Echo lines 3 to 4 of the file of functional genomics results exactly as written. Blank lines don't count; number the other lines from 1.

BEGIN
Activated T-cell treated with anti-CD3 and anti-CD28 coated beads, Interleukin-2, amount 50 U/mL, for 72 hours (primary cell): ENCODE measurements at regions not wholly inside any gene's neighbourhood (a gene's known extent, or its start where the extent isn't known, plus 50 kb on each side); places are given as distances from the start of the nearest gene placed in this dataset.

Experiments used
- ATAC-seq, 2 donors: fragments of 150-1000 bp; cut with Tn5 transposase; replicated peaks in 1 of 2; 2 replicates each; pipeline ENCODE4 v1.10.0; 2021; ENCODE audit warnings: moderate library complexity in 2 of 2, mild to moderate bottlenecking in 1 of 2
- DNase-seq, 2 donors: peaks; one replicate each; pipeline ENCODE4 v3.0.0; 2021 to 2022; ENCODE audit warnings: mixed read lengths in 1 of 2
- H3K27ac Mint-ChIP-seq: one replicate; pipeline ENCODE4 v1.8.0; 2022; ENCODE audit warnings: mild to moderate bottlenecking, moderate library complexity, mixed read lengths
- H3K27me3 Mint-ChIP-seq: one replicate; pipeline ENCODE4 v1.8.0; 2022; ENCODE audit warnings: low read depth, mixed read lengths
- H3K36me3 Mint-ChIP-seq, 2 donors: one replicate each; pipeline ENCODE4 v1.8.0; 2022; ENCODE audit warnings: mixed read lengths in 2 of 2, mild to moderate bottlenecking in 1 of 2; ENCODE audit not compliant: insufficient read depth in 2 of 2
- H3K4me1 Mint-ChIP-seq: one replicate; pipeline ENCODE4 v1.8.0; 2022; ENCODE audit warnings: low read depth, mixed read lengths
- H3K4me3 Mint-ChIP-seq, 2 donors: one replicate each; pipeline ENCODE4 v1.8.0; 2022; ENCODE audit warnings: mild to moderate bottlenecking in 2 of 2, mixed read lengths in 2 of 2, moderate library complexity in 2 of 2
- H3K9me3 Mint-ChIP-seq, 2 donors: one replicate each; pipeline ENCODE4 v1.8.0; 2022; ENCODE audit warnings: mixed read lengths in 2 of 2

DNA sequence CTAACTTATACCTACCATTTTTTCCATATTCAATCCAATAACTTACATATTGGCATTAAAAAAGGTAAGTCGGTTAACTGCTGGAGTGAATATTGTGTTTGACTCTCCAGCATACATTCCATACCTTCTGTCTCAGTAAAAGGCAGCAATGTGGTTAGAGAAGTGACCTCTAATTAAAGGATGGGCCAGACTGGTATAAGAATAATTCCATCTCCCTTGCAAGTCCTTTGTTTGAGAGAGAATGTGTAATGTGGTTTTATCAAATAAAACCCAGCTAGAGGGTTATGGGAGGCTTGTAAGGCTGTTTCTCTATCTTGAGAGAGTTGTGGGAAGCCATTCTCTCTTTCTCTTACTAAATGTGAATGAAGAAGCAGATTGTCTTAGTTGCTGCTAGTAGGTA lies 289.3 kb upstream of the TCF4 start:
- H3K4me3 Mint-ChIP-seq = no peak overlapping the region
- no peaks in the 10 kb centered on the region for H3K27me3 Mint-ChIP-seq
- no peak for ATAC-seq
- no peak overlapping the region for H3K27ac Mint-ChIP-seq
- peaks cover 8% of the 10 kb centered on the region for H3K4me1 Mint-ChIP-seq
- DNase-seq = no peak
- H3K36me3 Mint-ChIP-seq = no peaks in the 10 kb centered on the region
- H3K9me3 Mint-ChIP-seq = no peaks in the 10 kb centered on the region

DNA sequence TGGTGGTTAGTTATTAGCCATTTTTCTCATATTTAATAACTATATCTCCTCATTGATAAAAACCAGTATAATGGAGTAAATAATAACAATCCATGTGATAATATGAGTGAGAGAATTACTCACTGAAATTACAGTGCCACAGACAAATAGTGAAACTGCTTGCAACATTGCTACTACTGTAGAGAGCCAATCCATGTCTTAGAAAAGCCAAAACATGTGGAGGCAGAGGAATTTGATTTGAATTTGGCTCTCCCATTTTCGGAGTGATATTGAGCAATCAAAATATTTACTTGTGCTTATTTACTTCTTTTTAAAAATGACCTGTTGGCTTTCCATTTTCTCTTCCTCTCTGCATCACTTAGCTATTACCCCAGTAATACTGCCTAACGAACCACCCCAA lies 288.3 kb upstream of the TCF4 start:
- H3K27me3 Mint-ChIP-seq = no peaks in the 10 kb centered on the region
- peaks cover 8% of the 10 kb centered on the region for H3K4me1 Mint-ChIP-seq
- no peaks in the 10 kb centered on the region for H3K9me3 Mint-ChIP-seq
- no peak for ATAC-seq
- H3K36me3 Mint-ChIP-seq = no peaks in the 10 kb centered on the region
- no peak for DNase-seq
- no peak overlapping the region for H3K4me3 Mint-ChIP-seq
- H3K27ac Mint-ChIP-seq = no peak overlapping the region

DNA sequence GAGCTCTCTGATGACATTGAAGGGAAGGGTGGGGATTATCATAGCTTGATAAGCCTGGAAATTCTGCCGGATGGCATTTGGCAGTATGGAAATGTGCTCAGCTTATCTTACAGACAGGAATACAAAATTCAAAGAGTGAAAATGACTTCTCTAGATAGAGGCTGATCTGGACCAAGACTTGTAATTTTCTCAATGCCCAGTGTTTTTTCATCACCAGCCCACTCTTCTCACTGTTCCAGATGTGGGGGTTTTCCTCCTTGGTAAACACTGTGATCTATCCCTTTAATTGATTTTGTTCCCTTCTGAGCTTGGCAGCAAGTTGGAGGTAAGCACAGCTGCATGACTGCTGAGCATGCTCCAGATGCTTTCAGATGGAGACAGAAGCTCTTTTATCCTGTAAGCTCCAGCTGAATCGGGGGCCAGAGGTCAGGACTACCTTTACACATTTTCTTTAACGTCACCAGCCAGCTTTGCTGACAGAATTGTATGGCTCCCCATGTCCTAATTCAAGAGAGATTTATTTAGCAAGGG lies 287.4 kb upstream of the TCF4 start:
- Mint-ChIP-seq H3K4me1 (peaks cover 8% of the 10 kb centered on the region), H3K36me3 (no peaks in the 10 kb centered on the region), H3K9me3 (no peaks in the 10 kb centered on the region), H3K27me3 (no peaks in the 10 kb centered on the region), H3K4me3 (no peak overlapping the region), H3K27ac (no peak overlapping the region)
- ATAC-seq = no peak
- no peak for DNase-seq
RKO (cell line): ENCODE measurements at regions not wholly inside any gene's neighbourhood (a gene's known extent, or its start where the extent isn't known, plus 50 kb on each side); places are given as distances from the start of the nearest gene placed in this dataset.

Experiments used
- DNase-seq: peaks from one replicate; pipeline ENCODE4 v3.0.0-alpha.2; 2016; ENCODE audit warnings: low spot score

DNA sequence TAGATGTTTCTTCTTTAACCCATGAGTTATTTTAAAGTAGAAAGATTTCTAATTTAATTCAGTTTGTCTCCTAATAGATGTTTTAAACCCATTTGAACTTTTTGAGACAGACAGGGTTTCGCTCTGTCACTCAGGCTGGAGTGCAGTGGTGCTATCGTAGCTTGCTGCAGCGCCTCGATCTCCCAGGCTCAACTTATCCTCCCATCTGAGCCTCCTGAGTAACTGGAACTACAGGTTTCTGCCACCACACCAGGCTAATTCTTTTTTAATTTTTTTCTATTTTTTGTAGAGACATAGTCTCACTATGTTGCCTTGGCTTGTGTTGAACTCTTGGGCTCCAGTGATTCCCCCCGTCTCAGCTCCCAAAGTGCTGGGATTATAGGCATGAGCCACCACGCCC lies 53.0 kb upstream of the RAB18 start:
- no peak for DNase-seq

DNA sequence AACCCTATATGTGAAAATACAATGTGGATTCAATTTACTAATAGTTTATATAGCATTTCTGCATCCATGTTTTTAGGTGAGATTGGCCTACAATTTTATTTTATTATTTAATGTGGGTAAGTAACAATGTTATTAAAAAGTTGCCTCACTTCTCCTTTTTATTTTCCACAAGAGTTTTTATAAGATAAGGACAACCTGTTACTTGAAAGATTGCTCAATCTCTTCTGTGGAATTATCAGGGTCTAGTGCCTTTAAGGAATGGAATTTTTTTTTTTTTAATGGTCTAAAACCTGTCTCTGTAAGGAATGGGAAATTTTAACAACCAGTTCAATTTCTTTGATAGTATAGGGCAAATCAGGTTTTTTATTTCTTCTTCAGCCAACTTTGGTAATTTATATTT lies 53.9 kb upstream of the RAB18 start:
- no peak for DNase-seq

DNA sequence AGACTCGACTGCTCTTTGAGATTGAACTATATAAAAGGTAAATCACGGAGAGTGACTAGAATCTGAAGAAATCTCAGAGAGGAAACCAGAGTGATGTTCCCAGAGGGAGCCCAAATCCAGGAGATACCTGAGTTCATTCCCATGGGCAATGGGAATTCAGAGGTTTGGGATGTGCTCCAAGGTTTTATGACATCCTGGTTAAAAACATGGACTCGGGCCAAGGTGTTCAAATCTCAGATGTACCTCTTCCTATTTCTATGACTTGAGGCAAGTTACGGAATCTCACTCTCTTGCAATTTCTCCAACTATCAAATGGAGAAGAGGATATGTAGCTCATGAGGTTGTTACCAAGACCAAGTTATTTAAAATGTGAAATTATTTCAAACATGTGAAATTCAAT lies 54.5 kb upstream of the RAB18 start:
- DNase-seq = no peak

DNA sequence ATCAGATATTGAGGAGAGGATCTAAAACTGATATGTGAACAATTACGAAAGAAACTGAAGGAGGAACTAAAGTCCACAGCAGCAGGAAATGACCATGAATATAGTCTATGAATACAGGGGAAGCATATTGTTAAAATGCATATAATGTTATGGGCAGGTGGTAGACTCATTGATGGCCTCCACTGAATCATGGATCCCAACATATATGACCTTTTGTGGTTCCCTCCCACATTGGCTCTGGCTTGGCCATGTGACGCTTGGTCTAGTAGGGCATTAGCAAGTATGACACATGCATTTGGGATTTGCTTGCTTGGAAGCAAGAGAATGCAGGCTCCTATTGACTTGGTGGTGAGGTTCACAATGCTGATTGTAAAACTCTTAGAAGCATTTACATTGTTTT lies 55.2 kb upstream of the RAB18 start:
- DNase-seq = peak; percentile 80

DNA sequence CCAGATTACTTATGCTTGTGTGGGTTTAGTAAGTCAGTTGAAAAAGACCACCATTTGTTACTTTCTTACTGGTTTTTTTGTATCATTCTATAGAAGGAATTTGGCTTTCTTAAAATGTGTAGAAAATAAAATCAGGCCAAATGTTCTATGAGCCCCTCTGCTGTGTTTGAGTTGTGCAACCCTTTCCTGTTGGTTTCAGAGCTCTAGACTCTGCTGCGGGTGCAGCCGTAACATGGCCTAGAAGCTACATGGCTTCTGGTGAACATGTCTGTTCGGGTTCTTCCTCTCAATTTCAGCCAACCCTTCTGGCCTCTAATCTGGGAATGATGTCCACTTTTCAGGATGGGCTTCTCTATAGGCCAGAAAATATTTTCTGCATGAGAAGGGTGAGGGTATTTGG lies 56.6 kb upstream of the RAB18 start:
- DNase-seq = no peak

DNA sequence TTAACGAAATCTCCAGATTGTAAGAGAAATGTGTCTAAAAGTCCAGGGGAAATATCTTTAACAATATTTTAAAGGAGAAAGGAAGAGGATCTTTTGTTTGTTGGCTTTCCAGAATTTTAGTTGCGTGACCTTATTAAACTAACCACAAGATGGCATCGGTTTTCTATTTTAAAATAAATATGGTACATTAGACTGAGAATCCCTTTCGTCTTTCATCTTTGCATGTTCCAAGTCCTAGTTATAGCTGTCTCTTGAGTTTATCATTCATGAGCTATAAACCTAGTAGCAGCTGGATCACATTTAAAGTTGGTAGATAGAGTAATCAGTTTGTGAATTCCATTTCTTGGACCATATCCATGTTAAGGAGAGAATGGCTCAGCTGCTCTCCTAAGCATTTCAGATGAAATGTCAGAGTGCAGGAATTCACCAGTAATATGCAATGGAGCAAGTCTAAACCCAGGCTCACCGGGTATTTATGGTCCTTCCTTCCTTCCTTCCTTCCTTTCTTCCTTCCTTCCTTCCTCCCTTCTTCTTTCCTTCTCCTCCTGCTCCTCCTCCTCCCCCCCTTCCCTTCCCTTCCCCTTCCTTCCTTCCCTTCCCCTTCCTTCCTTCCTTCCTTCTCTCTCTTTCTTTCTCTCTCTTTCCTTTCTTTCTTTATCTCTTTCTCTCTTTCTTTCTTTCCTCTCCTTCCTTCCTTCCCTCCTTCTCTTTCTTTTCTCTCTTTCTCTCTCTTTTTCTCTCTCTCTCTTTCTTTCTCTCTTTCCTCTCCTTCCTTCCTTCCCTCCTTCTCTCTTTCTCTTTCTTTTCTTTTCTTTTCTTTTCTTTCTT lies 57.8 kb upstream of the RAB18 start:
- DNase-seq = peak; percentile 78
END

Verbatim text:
- ATAC-seq, 2 donors: fragments of 150-1000 bp; cut with Tn5 transposase; replicated peaks in 1 of 2; 2 replicates each; pipeline ENCODE4 v1.10.0; 2021; ENCODE audit warnings: moderate library complexity in 2 of 2, mild to moderate bottlenecking in 1 of 2
- DNase-seq, 2 donors: peaks; one replicate each; pipeline ENCODE4 v3.0.0; 2021 to 2022; ENCODE audit warnings: mixed read lengths in 1 of 2